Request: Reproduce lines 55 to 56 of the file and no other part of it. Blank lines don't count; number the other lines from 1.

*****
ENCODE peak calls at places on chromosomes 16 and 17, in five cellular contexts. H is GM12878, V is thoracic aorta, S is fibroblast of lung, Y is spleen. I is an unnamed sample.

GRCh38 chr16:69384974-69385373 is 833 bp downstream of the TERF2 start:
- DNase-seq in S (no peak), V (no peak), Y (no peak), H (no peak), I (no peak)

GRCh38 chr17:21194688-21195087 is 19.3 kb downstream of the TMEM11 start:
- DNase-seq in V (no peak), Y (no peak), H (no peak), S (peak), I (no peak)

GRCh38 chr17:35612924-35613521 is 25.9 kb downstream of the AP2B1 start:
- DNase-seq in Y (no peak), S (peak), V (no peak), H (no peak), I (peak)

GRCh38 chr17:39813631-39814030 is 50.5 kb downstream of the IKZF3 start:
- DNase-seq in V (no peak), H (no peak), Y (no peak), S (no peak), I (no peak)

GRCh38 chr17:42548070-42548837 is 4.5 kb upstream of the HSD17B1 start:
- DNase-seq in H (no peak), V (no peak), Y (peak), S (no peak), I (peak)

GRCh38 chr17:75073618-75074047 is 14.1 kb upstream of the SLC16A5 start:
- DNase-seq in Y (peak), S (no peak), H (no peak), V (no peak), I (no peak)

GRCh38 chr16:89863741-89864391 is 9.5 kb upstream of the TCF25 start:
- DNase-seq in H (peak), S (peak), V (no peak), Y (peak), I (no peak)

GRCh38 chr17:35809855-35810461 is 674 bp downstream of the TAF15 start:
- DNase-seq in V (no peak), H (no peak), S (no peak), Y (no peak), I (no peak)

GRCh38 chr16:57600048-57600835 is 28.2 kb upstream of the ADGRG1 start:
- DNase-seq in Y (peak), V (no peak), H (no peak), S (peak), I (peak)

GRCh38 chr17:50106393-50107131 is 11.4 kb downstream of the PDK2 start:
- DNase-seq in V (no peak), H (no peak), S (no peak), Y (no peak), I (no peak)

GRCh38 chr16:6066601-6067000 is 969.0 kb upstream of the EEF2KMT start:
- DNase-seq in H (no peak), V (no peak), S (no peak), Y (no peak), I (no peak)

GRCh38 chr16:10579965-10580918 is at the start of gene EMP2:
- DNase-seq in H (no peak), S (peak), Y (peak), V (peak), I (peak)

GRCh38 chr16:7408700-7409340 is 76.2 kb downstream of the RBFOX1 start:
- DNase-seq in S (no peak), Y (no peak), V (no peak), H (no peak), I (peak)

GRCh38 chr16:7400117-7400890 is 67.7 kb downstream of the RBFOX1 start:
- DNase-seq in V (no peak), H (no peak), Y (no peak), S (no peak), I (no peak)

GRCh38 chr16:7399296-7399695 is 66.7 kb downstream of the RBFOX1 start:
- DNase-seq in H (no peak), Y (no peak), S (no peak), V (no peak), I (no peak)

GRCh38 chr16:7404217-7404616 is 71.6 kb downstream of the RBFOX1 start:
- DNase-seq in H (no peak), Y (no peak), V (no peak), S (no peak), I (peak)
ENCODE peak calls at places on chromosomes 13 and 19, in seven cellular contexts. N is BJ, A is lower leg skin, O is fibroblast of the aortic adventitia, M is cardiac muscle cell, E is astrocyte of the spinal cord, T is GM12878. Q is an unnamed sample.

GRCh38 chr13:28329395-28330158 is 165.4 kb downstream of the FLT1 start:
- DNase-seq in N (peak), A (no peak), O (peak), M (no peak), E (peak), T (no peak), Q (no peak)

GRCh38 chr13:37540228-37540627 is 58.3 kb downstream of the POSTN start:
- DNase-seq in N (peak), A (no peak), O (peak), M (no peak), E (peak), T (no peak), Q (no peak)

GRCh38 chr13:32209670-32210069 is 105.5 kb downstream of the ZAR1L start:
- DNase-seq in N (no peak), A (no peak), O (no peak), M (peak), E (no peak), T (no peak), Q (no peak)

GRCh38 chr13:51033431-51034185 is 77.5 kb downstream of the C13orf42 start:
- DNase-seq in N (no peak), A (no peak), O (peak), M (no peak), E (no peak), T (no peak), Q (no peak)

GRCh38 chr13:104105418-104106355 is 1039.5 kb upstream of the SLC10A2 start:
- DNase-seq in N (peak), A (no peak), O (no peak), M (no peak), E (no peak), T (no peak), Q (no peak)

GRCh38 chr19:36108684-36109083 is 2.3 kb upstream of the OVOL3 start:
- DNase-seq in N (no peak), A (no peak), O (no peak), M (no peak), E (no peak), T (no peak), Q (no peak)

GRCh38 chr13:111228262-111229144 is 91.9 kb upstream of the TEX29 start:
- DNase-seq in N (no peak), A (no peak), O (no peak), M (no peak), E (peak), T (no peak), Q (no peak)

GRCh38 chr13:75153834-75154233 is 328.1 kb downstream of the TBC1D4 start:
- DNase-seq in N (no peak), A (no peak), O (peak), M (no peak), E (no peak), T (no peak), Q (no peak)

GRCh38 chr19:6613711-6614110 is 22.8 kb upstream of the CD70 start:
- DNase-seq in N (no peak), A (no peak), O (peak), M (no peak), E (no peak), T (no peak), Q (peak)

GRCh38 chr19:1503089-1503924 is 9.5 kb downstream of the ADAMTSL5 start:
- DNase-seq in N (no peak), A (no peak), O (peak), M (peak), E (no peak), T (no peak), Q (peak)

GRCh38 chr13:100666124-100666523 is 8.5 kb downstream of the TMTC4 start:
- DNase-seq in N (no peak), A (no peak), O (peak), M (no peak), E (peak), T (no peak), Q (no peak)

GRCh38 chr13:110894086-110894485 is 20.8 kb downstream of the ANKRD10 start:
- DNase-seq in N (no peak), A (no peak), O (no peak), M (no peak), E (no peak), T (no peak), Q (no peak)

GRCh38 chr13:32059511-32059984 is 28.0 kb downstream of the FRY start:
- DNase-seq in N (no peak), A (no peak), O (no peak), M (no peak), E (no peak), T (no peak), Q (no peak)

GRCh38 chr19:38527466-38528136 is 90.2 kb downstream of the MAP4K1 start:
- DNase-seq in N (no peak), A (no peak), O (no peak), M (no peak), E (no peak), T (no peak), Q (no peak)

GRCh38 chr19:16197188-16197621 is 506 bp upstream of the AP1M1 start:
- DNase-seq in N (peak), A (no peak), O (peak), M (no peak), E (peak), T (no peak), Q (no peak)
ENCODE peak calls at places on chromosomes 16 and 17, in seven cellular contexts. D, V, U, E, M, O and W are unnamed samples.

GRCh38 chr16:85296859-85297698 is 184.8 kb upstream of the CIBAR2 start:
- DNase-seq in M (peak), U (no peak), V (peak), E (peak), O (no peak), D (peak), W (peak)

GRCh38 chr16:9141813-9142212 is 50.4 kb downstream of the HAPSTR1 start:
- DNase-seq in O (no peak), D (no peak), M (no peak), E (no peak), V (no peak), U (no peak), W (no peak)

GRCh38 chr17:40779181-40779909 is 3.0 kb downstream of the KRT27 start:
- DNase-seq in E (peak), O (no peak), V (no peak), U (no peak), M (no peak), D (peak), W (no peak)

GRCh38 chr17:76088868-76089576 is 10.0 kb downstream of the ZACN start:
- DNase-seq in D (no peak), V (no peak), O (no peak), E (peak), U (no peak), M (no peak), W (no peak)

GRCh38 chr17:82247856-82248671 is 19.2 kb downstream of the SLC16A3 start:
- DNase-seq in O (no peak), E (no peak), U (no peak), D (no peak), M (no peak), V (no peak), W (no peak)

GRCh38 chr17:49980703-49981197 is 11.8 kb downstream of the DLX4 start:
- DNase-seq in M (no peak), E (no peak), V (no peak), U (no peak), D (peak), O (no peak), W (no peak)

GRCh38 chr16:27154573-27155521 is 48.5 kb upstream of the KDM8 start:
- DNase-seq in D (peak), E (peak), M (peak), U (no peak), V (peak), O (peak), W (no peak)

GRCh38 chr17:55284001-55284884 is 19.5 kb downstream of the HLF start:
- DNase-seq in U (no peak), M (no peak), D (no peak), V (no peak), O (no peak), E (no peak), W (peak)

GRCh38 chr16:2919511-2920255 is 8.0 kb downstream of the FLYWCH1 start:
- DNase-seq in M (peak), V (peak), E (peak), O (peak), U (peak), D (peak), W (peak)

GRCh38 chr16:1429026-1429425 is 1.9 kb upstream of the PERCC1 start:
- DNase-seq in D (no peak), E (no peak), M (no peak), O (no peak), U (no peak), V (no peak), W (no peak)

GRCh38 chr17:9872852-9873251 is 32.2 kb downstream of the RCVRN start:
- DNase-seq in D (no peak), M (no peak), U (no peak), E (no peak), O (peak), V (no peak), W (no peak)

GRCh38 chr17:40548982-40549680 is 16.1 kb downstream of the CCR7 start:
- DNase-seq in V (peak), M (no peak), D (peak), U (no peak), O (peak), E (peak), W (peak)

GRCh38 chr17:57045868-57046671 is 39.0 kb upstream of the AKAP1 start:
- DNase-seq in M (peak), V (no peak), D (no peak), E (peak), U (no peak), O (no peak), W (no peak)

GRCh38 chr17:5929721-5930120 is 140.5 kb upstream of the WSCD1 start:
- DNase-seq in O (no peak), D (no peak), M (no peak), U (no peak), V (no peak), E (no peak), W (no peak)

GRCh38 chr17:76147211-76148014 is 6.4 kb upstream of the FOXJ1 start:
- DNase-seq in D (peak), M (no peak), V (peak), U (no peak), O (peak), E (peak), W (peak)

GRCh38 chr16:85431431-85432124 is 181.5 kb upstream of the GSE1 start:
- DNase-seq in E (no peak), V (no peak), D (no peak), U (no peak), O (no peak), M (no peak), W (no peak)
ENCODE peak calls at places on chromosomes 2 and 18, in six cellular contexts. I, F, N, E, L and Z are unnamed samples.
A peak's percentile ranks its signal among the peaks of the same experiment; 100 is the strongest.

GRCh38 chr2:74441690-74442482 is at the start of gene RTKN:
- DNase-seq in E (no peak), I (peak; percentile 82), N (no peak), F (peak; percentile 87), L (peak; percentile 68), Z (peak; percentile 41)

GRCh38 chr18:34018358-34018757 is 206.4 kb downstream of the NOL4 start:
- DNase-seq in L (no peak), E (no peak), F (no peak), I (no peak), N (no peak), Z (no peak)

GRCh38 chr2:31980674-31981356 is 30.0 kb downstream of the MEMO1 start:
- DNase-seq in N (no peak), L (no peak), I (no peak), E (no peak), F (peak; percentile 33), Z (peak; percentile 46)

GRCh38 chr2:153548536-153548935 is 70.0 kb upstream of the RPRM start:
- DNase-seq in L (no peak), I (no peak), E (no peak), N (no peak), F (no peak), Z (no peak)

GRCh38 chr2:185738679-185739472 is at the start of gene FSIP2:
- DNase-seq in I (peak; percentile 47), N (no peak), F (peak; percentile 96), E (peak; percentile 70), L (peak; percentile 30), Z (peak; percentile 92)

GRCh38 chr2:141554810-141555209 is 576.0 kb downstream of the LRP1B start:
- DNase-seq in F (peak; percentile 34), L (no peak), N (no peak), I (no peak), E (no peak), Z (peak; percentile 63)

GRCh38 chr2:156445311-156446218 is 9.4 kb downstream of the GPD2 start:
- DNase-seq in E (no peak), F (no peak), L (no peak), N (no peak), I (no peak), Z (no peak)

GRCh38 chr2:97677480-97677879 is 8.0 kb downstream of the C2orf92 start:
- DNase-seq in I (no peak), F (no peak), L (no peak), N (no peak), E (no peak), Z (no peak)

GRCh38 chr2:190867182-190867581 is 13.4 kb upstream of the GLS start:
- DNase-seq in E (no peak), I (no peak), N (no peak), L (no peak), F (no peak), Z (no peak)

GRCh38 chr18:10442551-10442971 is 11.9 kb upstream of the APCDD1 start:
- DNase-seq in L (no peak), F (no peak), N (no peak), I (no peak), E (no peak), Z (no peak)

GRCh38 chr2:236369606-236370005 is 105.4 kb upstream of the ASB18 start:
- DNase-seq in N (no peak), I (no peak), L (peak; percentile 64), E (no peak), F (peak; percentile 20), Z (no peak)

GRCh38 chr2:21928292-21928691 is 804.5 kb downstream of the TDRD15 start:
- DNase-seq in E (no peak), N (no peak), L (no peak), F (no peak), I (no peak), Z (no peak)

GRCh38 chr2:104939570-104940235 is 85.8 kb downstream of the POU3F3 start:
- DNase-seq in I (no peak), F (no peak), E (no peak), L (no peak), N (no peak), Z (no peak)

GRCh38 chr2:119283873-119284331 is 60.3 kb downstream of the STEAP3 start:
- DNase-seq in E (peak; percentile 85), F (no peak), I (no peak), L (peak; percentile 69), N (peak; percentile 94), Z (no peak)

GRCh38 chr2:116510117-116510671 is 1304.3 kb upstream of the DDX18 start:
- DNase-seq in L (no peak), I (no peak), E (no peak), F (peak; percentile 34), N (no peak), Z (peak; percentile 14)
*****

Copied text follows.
GRCh38 chr13:100666124-100666523 is 8.5 kb downstream of the TMTC4 start:
- DNase-seq in N (no peak), A (no peak), O (peak), M (no peak), E (peak), T (no peak), Q (no peak)